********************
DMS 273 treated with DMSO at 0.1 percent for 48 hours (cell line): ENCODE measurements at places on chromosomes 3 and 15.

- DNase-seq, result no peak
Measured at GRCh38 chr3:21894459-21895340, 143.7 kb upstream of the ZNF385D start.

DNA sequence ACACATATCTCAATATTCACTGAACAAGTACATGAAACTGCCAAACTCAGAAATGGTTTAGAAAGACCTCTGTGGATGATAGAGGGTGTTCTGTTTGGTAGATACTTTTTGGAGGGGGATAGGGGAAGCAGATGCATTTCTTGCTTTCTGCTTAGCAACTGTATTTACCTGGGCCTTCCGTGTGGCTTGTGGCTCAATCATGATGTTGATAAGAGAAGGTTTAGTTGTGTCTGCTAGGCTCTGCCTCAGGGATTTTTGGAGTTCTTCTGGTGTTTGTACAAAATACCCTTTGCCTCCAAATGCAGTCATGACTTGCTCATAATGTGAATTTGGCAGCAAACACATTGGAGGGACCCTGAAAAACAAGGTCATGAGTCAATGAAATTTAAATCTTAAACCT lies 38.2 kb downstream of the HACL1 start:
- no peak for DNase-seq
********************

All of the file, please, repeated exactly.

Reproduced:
DMS 273 treated with DMSO at 0.1 percent for 48 hours (cell line): ENCODE measurements at places on chromosomes 3 and 15.

- DNase-seq, result no peak
Measured at GRCh38 chr3:21894459-21895340, 143.7 kb upstream of the ZNF385D start.

DNA sequence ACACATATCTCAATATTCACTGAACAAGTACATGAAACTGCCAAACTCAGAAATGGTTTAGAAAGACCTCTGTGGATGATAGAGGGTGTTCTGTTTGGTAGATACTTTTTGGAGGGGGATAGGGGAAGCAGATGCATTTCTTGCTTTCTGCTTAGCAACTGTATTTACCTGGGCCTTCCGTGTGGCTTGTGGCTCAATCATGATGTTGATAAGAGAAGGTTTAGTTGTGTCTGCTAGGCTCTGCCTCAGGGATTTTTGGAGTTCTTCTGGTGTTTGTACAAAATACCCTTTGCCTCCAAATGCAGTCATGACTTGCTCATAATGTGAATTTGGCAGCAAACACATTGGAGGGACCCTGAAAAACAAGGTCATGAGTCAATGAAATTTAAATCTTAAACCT lies 38.2 kb downstream of the HACL1 start:
- no peak for DNase-seq